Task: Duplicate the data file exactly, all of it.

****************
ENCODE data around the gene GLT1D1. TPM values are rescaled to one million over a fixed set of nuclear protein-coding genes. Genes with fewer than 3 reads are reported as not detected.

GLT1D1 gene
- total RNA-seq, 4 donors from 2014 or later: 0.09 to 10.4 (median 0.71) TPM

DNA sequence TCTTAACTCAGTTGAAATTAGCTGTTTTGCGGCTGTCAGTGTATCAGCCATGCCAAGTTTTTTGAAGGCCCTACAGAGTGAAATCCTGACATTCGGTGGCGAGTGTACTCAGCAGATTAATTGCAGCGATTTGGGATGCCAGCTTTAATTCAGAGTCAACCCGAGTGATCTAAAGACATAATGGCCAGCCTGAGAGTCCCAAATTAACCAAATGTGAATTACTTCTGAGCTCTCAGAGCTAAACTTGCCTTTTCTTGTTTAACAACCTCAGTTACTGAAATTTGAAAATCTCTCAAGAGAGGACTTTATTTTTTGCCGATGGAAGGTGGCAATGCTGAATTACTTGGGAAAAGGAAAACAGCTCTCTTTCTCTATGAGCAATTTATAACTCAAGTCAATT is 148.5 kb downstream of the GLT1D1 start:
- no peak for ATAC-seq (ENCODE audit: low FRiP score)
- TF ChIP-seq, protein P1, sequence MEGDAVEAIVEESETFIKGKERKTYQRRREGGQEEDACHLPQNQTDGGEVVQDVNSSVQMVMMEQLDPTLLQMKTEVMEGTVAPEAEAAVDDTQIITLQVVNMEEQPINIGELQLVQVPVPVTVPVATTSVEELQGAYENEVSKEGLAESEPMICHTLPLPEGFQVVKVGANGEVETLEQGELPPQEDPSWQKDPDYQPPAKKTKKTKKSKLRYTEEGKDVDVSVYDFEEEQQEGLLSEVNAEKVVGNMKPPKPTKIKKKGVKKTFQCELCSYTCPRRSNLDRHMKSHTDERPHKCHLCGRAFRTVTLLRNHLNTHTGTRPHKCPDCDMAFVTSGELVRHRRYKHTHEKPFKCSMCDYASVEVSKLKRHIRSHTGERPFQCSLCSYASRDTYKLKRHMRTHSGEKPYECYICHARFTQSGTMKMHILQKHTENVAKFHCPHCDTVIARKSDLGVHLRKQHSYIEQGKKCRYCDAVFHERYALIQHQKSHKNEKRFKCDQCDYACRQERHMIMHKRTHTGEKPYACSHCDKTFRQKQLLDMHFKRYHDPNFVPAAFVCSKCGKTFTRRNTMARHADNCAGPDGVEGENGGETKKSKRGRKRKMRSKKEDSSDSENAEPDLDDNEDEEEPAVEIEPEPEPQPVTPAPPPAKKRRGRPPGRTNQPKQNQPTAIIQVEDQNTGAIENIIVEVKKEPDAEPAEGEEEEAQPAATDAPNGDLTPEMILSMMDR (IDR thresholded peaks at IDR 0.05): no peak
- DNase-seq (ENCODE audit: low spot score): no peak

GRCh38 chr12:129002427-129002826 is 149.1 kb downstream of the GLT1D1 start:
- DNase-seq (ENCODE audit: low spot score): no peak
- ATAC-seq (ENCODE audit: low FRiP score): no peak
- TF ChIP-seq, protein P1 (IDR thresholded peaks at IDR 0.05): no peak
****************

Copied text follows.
ENCODE data around the gene GLT1D1. TPM values are rescaled to one million over a fixed set of nuclear protein-coding genes. Genes with fewer than 3 reads are reported as not detected.

GLT1D1 gene
- total RNA-seq, 4 donors from 2014 or later: 0.09 to 10.4 (median 0.71) TPM

DNA sequence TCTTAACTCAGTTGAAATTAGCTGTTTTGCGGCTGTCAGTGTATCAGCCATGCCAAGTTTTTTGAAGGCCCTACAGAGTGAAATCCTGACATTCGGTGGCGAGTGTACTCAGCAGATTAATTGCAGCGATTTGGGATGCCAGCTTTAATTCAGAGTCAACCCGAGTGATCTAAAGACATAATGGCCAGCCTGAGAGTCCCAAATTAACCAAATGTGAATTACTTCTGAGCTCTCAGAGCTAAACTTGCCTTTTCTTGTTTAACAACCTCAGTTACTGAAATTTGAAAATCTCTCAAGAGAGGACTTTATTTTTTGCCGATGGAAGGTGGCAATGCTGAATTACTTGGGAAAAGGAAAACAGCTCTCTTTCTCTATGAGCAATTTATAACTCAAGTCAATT is 148.5 kb downstream of the GLT1D1 start:
- no peak for ATAC-seq (ENCODE audit: low FRiP score)
- TF ChIP-seq, protein P1, sequence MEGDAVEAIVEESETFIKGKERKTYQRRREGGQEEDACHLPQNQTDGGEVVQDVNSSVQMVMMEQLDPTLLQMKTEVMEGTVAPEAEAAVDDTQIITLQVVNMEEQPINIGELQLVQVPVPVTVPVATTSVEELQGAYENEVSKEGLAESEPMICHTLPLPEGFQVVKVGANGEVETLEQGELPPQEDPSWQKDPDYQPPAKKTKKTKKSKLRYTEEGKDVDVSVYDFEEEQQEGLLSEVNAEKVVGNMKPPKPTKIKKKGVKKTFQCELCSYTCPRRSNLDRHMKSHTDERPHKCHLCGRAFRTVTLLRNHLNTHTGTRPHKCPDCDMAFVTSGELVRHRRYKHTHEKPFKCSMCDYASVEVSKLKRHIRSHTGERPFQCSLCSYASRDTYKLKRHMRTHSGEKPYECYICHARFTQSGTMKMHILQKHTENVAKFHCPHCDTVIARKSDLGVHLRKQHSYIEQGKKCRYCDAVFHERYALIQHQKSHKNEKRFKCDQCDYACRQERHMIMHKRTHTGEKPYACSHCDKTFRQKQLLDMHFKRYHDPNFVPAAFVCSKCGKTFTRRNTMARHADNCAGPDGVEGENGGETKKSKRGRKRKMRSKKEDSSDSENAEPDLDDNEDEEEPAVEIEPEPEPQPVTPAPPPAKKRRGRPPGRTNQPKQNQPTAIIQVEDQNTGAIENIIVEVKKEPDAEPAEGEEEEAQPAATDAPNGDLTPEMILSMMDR (IDR thresholded peaks at IDR 0.05): no peak
- DNase-seq (ENCODE audit: low spot score): no peak

GRCh38 chr12:129002427-129002826 is 149.1 kb downstream of the GLT1D1 start:
- DNase-seq (ENCODE audit: low spot score): no peak
- ATAC-seq (ENCODE audit: low FRiP score): no peak
- TF ChIP-seq, protein P1 (IDR thresholded peaks at IDR 0.05): no peak